How much state pension will I get?

The full new state pension is £221.20 a week - but what you receive depends on several factors. We look at how to work out exactly how much state pension you will get and when.

Older couple looking at paperwork
Couple identifying how much state pension they will receive
(Image credit: Getty Images)

When retirement starts to get closer, you’ll probably be thinking about how to have a comfortable retirement, how much state pension will I get and whether you can rely on your property for your pension

Data from the Department for Work & Pensions shows the number of people on state pension rose by 140,000 to a total of 12.6 million in 2022, compared to the previous year. 

But the amount of state pension you’ll actually receive can vary significantly from person to person, depending on factors such as your age and National Insurance contributions. 

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According to a survey by Standard Life, more than a fifth (22%) of retirees were unaware of how much they would receive from the state pension, while a quarter (26%) didn't know how to calculate their state pension payments.

Find out how to calculate how much state pension you will receive, plus how you can boost the size of your retirement fund. 

How does the state pension work?

Understanding how the state pension works is crucial when it comes to calculating how much state pension you will get.

With the state pension, the amount you receive comes down to the number of years of recorded National Insurance contributions (NICs) you have.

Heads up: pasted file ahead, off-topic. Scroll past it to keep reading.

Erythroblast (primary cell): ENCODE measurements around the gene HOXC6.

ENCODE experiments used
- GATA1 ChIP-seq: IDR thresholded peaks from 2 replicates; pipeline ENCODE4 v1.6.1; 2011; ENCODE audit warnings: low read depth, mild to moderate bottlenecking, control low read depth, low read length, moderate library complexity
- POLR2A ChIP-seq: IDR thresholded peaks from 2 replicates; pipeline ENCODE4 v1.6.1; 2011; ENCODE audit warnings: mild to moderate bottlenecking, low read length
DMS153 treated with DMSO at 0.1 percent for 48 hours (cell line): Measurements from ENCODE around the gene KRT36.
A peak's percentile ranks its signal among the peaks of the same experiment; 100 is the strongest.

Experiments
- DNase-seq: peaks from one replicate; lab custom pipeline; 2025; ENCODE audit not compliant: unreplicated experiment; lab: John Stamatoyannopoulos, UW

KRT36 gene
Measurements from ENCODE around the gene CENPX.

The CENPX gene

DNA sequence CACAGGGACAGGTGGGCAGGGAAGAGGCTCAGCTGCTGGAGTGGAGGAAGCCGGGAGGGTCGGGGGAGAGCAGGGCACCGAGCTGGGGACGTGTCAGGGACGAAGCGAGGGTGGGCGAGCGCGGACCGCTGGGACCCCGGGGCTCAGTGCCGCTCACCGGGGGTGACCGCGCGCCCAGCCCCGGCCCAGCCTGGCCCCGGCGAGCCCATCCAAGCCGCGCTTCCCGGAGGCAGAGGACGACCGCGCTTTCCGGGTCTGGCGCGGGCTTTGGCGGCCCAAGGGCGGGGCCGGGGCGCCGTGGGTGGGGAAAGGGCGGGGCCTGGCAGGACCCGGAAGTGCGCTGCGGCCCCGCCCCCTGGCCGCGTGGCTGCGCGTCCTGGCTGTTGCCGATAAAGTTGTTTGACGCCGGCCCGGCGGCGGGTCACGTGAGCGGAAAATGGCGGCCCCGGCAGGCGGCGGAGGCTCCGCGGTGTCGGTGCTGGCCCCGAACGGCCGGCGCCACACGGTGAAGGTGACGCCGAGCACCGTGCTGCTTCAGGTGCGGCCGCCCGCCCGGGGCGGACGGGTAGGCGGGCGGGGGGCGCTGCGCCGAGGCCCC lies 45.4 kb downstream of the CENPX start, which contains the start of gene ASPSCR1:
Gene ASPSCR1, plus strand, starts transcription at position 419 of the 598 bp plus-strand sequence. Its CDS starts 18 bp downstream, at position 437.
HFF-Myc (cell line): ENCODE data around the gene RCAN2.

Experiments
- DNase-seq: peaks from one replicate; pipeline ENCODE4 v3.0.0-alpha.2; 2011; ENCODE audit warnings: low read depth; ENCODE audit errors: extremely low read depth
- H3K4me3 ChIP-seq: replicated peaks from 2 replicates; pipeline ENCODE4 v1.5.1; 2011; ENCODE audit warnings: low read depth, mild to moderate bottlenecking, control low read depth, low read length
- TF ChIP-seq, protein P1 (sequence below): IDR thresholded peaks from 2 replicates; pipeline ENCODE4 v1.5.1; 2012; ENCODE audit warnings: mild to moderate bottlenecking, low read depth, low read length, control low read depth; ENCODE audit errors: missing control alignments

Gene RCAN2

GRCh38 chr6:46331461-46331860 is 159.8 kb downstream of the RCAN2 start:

That’s rather different from a personal pension, where the income you enjoy in retirement will depend on the performance of the stocks and shares you have invested in, as well as whether you opt to access that pot through drawdown or by purchasing an annuity.

There are actually two state pensions in the UK:

Basic state pension

The old, basic state pension applied to men born before 6 April 1951 and women born before 6 April 1953, so those eligible will have already hit state pension age.

The full basic state pension is worth £169.50 per week, though you would need 30 qualifying years of National Insurance contributions (NICs) to get that full amount ‒ fewer years will mean a smaller weekly pension.

New state pension

The basic state pension has been replaced with the new state pension, and it works in much the same way in that the amount you get is determined by how many years of NICs you have. 

The full new state pension is worth £221.20 per week, or around £11,502 a year. In order to get the full amount you will need to have 35 years’ qualifying contributions. 

How much state pension will I get?

To be eligible for anything from the new state pension, you need to have a minimum of 10 years’ NICs.

If you made NICs before 6 April 2016 ‒ when the basic state pension was replaced with the new state pension ‒ then these are used to work out a ‘starting amount’. This will be either how much you would have got under the old state pension rules, or what you’d get if the new state pension had been in place throughout your working life, whichever is higher.

Each year of contributions after 6 April 2016 will add around £5 to your state pension, until you reach the current maximum of £221.20. 

You can get a pensions forecast from the government showing how much state pension you will get, through the website. You will need to register for the Government Gateway to use the state pension forecast tool.

What counts as National Insurance contributions for the state pension?

National Insurance contributions are paid once you are 16 or over and start earning above a particular threshold.

For employees, that threshold is earning over £242 a week, while for the self-employed they are classed as being paid once they make a profit of above £12,570 per year.